"The thing I’ve got to do is prepare myself mentally and prepare this football team mentally for the long haul. I know what we got into when we signed up for this. This is big-boy football, and we’ve had success in big-boy football, and we’ll continue to have success in big-boy football."

Phillips was also asked about the decline in season ticket sales for the second straight season, to which he explained that he has received a number of emails from former season ticket holders explaining that it is due to tough financial times, not a lack of support.

"I can pull up numerous emails of people that can’t renew because of financial reasons. They say, 'Hey, Coach, it’s not because we don’t support you. We still support you guys.' There are numerous, numerous emails like that. And I get that. It’s just the world we’re in. It’s a tough world out there, and sometimes you have to put your priorities in order, and sometimes a football game is not a priority."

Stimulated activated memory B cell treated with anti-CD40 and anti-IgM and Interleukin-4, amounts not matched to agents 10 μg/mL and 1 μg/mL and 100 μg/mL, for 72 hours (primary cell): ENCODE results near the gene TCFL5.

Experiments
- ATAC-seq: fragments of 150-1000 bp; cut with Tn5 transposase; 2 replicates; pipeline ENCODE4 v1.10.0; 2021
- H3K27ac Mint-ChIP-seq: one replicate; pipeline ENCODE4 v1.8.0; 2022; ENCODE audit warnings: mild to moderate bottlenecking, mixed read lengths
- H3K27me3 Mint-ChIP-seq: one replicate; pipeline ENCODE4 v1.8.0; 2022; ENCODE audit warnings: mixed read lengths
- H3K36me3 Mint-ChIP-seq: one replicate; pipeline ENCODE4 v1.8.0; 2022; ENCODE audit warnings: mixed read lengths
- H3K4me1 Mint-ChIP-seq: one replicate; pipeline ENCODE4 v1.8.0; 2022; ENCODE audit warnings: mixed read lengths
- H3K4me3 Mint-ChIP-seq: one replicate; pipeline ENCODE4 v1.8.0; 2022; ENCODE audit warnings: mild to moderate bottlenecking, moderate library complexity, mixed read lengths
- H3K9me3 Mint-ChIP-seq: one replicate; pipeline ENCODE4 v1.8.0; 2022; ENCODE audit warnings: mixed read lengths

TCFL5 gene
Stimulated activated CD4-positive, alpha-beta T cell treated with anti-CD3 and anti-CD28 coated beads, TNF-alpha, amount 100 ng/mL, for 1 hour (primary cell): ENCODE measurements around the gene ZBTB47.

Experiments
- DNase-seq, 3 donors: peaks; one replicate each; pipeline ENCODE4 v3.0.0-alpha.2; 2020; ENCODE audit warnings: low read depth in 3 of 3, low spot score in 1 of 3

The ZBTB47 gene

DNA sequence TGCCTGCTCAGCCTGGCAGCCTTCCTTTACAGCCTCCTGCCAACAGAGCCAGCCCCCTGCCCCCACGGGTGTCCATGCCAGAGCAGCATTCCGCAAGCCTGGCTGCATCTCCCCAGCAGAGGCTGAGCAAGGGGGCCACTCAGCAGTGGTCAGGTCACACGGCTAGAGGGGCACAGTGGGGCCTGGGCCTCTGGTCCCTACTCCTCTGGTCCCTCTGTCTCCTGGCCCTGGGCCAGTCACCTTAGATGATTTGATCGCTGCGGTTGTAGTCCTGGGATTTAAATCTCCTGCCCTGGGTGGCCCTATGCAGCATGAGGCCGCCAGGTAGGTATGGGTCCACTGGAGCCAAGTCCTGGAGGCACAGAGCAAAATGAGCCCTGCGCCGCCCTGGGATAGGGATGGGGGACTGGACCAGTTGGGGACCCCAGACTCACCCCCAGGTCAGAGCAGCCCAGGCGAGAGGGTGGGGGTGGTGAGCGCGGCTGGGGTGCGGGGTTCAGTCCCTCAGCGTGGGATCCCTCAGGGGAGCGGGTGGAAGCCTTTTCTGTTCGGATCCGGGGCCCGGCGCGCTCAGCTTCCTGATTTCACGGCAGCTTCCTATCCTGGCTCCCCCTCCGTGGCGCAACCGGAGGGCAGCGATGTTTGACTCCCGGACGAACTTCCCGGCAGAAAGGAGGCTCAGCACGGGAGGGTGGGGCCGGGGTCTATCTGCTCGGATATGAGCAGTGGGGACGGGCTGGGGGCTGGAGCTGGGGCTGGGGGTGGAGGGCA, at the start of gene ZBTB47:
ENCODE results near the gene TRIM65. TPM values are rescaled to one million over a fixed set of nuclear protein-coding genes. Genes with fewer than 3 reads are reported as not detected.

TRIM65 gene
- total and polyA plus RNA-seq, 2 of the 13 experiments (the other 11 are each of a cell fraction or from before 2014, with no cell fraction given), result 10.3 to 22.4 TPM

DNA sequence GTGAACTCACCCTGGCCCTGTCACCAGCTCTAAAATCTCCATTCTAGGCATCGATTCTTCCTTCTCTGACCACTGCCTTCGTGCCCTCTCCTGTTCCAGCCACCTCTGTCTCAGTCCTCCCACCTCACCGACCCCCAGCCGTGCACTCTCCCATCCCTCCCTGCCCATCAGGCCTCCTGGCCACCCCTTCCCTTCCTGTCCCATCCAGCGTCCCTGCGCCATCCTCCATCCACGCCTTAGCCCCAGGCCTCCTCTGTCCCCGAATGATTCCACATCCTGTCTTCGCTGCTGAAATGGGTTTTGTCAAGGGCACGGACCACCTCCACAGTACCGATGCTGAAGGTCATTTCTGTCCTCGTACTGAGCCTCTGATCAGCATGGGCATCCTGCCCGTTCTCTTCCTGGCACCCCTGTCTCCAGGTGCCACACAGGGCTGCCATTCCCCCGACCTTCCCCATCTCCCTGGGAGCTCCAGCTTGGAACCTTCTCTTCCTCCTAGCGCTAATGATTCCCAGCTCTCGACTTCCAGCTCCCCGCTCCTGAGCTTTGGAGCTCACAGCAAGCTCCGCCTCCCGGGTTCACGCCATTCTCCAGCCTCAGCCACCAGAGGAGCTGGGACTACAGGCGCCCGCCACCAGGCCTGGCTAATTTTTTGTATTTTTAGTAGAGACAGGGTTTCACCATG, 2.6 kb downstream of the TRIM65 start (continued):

HS Video: "There's no heroes, all bad guys"

One of the better high school videos of the year here from Concord high school's (CA) end of the year banquet.

Some really good content below from head coach Brian Hamilton, and strength and conditioning coach John Koven on their unique season and how they approach the game.

As Coach Hamilton opens up with, "So you want the story of this season? It's a tough story to tell 'cause there's no heroes, all a bunch of bad guys. Our defense is full of BAD guys, bad dudes that play downhill and a thousand miles an hour..."

Plenty more below. You'll want to see all of this one. 




Video: Are you ready for Texas Tech football?

A really nice and well done season ticket promo video here from Texas Tech.

Some good locker room footage (both pre and post game), and 2011 season highlights to get everyone pumped up for kickoff Lubbock.